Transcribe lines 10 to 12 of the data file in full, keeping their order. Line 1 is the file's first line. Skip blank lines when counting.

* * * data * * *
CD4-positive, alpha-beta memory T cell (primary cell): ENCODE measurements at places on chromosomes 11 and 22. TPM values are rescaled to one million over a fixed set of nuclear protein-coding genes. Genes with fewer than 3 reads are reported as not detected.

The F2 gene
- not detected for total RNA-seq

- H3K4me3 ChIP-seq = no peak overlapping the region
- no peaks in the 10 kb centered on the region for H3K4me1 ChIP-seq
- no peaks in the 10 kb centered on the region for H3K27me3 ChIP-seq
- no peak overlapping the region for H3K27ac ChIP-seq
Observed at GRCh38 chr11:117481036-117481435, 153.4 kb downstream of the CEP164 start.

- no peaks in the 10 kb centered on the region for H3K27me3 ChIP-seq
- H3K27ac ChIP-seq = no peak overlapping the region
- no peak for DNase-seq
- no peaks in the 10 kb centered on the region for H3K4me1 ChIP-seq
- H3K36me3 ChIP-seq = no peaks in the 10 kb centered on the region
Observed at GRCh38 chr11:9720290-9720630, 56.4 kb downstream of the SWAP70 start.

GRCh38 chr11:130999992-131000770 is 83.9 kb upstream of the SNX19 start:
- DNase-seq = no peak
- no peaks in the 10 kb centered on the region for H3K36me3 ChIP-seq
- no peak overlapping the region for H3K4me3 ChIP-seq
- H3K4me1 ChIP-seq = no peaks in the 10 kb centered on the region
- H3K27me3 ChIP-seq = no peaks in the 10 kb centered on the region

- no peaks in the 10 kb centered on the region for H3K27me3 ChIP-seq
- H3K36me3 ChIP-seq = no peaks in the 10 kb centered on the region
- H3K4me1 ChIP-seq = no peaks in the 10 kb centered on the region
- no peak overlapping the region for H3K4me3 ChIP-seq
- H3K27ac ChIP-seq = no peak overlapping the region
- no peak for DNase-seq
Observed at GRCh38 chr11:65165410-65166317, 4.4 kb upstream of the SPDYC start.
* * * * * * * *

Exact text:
- H3K27ac ChIP-seq = no peak overlapping the region
- no peak for DNase-seq
- no peaks in the 10 kb centered on the region for H3K4me1 ChIP-seq